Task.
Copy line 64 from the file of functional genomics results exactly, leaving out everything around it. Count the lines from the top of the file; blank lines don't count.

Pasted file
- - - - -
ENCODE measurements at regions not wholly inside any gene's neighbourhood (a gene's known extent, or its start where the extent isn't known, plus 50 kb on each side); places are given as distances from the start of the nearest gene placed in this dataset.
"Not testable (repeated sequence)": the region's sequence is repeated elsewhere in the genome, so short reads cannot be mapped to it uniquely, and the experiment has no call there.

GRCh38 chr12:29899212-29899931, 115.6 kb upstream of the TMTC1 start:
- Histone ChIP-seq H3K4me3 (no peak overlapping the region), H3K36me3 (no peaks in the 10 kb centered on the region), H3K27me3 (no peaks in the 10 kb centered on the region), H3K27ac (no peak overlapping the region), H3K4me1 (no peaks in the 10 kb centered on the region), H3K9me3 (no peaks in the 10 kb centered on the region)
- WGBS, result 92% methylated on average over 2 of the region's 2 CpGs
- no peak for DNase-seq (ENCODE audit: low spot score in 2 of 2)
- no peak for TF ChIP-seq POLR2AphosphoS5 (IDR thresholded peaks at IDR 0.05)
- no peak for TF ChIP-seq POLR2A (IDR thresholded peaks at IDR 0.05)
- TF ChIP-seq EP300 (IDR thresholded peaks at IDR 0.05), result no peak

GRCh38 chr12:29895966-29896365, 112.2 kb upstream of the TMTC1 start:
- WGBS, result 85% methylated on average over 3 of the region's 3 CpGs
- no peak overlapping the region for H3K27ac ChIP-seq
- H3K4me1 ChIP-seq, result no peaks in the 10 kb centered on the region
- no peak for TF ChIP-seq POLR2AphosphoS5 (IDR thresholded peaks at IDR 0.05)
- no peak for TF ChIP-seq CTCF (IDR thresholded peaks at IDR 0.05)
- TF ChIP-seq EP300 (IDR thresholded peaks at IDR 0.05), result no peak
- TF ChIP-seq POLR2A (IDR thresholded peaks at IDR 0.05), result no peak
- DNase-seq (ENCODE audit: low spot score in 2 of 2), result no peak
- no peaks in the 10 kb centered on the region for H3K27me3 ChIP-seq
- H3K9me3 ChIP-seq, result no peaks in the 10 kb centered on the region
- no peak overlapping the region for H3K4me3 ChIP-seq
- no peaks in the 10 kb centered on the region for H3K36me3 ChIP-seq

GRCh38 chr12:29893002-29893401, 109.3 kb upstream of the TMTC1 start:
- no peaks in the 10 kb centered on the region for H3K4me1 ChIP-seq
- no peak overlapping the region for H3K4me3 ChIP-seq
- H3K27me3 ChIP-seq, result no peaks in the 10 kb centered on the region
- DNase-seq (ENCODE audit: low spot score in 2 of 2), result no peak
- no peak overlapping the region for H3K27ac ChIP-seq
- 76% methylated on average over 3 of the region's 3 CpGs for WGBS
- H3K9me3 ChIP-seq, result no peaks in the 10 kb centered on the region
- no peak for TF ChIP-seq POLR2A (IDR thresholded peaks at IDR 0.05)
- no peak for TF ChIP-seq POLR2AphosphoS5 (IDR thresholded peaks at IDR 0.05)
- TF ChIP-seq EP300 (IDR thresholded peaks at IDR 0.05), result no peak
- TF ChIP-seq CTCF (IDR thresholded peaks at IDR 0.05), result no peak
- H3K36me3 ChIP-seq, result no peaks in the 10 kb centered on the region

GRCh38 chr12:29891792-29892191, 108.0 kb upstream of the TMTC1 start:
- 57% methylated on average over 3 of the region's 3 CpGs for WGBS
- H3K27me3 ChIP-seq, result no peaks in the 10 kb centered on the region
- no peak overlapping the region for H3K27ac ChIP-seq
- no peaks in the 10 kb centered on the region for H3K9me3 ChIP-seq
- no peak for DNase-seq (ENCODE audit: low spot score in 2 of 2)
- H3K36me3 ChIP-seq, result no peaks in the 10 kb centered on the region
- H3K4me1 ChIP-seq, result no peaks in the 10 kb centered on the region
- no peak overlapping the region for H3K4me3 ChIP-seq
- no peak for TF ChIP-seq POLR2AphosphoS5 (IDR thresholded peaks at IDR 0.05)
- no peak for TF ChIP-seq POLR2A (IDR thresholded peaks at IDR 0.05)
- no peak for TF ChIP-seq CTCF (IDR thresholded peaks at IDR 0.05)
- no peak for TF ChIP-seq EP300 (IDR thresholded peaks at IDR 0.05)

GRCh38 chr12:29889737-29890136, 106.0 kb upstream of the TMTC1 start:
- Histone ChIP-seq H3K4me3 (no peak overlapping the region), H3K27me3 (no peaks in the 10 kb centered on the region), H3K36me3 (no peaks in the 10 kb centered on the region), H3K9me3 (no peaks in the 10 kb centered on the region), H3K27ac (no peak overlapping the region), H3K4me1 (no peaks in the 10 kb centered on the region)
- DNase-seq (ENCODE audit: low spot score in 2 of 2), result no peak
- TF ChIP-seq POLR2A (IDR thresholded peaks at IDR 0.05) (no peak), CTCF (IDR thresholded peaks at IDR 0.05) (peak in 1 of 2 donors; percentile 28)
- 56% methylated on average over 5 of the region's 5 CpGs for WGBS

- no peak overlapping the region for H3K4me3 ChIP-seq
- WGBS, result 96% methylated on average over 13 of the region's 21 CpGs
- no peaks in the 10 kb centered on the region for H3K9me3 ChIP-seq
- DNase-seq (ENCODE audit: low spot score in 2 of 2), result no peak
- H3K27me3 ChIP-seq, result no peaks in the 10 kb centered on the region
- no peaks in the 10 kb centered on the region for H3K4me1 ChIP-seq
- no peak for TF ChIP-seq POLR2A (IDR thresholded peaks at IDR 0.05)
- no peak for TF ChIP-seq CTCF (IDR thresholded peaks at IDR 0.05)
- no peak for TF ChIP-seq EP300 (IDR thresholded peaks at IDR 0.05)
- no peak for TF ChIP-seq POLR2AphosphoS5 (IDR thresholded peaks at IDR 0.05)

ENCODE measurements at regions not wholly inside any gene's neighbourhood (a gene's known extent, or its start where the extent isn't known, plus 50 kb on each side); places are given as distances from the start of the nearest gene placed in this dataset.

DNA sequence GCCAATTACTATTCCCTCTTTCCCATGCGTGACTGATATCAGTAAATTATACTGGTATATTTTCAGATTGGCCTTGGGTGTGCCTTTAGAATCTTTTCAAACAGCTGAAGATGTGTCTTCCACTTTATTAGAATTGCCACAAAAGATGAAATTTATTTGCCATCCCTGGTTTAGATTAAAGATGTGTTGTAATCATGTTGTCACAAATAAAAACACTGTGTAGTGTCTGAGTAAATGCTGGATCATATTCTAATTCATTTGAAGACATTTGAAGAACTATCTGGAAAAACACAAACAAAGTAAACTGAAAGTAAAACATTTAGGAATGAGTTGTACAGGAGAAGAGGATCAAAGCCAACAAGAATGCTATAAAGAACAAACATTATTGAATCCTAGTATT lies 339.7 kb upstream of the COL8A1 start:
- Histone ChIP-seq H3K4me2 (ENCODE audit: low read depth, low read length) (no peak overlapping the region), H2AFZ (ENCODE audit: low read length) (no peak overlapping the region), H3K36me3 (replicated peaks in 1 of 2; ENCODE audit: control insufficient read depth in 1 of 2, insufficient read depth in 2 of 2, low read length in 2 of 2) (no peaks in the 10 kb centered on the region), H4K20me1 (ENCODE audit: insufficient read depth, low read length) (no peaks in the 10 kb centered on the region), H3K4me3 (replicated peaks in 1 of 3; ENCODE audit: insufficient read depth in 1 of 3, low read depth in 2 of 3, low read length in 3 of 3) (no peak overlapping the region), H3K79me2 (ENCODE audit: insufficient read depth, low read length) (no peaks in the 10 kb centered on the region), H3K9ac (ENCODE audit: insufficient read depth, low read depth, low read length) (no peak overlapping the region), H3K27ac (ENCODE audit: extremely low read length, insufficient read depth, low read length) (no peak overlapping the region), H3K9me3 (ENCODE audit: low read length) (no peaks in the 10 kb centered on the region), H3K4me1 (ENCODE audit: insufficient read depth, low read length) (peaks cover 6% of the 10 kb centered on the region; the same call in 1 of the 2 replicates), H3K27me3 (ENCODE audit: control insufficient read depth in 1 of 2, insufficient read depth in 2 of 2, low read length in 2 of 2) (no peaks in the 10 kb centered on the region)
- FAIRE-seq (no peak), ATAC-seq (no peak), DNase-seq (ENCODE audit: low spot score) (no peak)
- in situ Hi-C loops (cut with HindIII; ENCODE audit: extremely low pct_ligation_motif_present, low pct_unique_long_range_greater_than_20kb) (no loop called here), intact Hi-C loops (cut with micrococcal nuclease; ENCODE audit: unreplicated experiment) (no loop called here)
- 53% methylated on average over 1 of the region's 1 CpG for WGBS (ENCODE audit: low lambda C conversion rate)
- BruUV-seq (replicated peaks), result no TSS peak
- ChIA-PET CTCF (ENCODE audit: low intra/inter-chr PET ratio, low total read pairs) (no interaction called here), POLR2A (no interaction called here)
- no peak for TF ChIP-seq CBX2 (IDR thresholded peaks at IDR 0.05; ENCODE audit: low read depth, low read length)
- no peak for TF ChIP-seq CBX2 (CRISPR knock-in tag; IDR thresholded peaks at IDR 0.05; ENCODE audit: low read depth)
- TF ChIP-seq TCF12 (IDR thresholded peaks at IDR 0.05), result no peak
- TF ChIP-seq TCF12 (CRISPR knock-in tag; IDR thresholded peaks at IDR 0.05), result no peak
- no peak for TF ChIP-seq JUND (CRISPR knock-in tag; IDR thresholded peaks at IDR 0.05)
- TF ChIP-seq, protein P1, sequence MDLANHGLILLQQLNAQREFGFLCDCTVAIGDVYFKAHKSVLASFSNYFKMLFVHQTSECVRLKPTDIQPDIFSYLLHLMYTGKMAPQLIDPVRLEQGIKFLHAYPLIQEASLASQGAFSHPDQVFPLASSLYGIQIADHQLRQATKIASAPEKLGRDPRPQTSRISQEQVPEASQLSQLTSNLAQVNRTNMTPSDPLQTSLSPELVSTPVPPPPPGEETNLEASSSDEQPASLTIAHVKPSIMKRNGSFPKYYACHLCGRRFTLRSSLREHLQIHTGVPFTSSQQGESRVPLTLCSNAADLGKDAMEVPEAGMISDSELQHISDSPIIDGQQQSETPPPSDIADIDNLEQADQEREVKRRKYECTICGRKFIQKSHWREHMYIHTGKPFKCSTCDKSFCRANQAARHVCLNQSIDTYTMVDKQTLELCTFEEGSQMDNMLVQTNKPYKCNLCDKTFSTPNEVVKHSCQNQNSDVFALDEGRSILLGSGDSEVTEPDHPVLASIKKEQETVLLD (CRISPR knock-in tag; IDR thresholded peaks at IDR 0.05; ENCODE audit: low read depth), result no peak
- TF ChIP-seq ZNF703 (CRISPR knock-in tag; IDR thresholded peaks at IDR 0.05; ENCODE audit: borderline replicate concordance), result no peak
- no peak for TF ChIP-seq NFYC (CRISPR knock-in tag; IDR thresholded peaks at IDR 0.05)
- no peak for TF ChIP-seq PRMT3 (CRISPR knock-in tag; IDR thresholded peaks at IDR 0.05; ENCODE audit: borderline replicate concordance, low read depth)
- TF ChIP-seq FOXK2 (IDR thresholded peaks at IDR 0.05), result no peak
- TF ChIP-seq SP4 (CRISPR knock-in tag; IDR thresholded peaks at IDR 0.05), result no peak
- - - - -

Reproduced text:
ENCODE measurements at regions not wholly inside any gene's neighbourhood (a gene's known extent, or its start where the extent isn't known, plus 50 kb on each side); places are given as distances from the start of the nearest gene placed in this dataset.